Civil Unions Bill to Be Heard in Colorado Today


This report was filed last week:

State legislators will once again debate a bill that would allow for civil unions in Colorado.

State Sen. Pat Steadman (D - Denver) confirmed to 9NEWS political reporter Brandon Rittiman Thursday that he is introducing the Colorado Civil Unions Act. The bill will get its first hearing in the Senate Judiciary Committee next Wednesday.

Senate Bill 11 would "authorize any 2 unmarried adults, regardless of gender, to enter into a civil union."

Last year, the Colorado House failed to vote on a civil union bill before the end of a special session of the legislature. (


  1. Jeanette Exner
    Posted January 23, 2013 at 8:54 am | Permalink

    Former NOM goddess Maggie Gallagher is still quick to stress that she doesn't "necessarily" opposed to civil unions for Gay couples. What is NOM's position on this legislation in Colorado? Are civil unions an acceptable compromise? Or are any and all legal arrangements for Gay couples verboten?

  2. Posted January 23, 2013 at 9:12 am | Permalink

    Jeanette Exner: The post wouldn't be here, if NOM agreed with it. After Prop8 in California, Civil Unions are seen rationally as legal precedent to impose SSm. Bad move.

  3. Mikhail
    Posted January 23, 2013 at 9:40 am | Permalink

    "Are civil unions an acceptable compromise?"

    It was the California Supreme Court who said they were not an acceptable compromise and imposed samesex 'marriage' instead. Logically, it isnt an option any more for traditional marriage advocates to support civil unions or domestic partnerships

  4. Barb Chamberlan
    Posted January 23, 2013 at 11:39 am | Permalink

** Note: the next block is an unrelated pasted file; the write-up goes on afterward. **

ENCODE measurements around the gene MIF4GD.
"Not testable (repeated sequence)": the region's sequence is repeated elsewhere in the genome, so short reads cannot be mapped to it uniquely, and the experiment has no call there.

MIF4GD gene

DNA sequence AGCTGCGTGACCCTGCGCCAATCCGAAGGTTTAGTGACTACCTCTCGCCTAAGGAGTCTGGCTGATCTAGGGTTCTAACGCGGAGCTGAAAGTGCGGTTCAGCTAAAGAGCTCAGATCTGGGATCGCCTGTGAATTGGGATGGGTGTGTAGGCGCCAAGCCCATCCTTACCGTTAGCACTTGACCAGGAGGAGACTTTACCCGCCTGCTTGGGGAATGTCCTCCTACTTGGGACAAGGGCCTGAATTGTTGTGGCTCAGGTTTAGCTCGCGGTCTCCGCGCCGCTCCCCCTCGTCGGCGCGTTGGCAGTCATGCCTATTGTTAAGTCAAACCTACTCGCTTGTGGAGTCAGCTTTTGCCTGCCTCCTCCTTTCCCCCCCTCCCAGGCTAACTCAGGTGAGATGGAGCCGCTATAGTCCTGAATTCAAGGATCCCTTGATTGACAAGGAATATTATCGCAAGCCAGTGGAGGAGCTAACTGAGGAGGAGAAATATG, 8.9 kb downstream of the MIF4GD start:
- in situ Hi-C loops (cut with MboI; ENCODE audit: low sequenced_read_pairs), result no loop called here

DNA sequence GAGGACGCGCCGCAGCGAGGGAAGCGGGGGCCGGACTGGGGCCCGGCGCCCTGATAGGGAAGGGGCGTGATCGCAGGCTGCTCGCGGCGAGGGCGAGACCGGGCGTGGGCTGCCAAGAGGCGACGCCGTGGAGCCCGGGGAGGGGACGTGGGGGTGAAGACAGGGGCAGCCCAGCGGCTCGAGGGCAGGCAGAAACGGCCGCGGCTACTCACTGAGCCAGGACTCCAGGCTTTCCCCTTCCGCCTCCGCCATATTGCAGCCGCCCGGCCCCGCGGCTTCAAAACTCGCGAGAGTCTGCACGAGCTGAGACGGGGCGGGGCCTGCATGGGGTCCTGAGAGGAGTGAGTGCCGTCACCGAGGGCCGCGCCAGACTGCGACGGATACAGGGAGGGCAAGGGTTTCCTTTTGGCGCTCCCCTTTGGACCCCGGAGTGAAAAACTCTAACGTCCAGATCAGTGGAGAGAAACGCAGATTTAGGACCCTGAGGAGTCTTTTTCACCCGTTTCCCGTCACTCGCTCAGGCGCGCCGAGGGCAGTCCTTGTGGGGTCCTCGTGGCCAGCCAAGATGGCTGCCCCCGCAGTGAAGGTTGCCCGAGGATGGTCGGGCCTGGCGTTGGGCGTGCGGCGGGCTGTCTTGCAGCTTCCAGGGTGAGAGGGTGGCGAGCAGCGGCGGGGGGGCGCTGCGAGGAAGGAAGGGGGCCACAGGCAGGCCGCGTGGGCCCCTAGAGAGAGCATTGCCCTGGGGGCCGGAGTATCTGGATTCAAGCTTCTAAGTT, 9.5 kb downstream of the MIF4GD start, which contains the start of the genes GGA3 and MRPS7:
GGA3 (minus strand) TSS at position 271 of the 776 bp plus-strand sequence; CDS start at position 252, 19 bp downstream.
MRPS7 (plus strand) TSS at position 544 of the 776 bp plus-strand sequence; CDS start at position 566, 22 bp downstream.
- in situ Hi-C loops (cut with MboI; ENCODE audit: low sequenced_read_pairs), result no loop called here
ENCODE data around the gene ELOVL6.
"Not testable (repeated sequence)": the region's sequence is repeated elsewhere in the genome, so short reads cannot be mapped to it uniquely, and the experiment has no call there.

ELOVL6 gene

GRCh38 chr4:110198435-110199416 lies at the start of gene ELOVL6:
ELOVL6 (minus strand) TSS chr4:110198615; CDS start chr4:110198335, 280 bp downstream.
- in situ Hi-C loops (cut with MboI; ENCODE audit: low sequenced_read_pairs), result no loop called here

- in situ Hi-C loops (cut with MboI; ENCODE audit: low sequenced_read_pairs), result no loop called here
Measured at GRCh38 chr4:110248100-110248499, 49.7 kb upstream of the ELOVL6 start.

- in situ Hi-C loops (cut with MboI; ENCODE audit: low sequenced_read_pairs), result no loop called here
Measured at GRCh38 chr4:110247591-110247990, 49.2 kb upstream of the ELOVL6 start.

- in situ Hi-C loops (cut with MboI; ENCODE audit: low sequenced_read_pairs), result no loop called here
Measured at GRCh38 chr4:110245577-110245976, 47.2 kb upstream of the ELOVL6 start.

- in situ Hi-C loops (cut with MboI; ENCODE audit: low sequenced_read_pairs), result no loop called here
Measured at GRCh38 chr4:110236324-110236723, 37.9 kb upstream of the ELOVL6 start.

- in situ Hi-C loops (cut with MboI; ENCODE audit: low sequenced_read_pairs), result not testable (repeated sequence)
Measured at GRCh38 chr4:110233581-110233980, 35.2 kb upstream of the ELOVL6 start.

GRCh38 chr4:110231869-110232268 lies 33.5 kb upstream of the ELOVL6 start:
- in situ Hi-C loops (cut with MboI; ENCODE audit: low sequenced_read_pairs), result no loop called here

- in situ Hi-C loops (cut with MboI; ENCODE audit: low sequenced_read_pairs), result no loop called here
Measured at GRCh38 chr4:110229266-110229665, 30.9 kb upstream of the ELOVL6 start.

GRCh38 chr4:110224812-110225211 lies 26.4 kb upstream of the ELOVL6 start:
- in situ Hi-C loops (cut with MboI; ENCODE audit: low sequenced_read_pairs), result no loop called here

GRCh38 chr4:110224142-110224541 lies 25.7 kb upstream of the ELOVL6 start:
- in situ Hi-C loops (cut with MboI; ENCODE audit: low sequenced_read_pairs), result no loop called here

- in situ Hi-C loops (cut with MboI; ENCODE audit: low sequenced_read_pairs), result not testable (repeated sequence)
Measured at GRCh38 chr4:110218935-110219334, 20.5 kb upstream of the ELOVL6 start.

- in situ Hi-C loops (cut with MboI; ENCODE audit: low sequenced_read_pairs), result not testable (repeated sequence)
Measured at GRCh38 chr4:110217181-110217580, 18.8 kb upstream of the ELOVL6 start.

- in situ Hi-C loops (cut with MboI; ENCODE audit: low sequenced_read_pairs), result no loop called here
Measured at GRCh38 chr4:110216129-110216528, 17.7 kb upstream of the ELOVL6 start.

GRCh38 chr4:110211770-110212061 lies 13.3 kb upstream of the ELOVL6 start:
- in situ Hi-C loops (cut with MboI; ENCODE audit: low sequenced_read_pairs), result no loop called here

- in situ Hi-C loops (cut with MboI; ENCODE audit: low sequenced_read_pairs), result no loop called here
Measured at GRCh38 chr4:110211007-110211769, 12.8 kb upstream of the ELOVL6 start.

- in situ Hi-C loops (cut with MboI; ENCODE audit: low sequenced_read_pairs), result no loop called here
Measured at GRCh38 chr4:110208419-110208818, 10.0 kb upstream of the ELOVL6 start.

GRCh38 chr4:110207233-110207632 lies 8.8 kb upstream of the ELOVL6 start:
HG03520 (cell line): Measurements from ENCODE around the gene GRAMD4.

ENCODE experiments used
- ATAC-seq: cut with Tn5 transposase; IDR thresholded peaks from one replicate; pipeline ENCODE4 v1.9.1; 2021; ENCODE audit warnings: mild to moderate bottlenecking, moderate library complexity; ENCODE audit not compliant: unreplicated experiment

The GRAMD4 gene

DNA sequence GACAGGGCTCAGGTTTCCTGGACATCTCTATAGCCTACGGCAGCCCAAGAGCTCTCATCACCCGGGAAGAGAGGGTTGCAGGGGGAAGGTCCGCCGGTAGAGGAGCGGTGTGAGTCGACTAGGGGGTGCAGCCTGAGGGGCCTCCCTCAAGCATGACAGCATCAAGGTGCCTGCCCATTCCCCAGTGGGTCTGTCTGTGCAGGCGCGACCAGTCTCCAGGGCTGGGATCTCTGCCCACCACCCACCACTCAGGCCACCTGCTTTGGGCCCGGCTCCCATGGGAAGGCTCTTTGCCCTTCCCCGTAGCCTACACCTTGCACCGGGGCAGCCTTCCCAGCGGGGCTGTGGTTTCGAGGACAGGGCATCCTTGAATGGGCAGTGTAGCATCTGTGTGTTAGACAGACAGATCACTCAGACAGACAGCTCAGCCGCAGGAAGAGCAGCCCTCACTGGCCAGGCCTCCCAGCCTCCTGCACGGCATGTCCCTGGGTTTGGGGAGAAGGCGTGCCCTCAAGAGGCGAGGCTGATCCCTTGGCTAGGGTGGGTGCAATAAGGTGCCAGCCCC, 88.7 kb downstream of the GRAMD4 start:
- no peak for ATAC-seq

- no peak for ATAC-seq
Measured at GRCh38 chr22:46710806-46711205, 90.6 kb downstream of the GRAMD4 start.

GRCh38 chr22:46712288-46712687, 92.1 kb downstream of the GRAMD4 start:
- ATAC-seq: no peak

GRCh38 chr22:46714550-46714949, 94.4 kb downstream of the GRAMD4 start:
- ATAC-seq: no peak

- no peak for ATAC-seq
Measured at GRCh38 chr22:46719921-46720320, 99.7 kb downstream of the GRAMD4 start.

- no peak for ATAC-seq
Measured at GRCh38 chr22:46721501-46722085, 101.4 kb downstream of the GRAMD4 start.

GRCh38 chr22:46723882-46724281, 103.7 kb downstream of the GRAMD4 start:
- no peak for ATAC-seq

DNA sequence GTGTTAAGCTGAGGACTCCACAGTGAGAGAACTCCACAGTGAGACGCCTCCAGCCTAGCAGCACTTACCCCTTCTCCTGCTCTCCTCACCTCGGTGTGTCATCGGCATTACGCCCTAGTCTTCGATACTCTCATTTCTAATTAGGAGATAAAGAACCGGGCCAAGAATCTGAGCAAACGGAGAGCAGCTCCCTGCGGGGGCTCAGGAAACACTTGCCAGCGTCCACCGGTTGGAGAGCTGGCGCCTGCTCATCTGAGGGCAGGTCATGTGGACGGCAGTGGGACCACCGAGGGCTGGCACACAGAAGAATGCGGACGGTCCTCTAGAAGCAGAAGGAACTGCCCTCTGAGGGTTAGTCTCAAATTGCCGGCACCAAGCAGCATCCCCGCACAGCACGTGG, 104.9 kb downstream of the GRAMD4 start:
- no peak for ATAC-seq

Trojan horse. They know it. We know it. Let's hope CO citizens make some noise.

  5. Posted January 23, 2013 at 8:43 pm | Permalink

    The Reciprocal Beneficiaries Relationship is needed for family relatives who need to live together, get automatic ties recognized like for hospital visitation/decisions or inheritance. Not a stage leading to SS civil union legislation.

    Whoever came up with the name for this legal contract has to find a better terminology:

    "Hi, we are in a Reciprocal Beneficiaries Relationship... Are you both is a Reciprocal Beneficiaries Relationship also? Nice to meet you..."

    it just sounds too much like legal jargon!

  6. OvercameSSA
    Posted January 23, 2013 at 11:18 pm | Permalink

    With Reciprocal Beneficiaries Relationships, I don't think it will be viewed as a social bond, but a legal relationship; as such, it wouldn't be a subject of conversation, generally, and certainly not in a social introduction. Good enough designation for hospital staff and lawyers.

  7. Ash
    Posted January 24, 2013 at 9:41 am | Permalink